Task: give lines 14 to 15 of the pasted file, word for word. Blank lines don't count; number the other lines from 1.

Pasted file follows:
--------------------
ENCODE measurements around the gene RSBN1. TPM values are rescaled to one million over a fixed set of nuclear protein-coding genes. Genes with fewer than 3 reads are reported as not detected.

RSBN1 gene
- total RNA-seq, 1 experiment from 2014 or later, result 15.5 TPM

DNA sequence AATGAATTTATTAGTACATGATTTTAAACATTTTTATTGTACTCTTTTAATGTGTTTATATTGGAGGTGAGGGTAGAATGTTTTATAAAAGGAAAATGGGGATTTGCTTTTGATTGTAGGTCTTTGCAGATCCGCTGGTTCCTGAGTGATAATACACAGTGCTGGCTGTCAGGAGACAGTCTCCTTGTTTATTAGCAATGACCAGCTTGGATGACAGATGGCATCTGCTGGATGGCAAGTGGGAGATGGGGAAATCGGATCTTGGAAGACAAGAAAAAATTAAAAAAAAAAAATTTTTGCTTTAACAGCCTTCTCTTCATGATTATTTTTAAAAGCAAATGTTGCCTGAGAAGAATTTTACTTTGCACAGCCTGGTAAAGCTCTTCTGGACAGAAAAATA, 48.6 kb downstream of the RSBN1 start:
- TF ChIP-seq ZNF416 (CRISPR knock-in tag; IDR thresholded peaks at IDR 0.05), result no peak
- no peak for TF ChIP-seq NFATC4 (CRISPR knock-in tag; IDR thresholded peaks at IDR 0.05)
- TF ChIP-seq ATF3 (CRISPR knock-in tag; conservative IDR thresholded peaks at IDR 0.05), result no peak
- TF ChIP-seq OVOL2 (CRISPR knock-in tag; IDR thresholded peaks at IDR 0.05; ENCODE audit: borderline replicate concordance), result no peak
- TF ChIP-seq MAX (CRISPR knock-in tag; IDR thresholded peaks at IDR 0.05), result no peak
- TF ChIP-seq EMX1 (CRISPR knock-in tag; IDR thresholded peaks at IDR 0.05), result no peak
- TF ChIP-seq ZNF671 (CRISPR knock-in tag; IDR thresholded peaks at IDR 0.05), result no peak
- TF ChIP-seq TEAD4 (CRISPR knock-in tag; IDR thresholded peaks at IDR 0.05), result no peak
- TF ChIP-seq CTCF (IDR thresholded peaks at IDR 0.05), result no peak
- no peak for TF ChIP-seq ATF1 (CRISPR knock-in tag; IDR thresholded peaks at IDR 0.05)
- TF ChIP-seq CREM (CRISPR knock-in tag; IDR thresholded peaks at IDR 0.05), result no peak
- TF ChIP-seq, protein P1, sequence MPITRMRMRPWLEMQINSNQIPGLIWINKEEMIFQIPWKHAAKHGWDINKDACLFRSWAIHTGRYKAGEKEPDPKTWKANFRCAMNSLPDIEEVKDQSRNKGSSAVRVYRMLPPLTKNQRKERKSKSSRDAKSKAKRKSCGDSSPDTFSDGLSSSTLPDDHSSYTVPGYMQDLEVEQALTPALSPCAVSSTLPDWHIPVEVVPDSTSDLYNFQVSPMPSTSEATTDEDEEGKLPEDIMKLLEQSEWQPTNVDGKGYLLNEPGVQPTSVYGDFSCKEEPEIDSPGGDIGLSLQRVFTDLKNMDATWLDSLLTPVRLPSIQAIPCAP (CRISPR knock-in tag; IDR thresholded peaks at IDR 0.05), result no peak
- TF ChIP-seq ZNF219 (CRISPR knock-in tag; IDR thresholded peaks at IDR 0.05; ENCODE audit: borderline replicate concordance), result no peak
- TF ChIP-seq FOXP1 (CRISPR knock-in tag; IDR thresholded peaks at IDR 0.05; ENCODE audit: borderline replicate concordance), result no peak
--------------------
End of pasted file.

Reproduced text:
- no peak for TF ChIP-seq ATF1 (CRISPR knock-in tag; IDR thresholded peaks at IDR 0.05)
- TF ChIP-seq CREM (CRISPR knock-in tag; IDR thresholded peaks at IDR 0.05), result no peak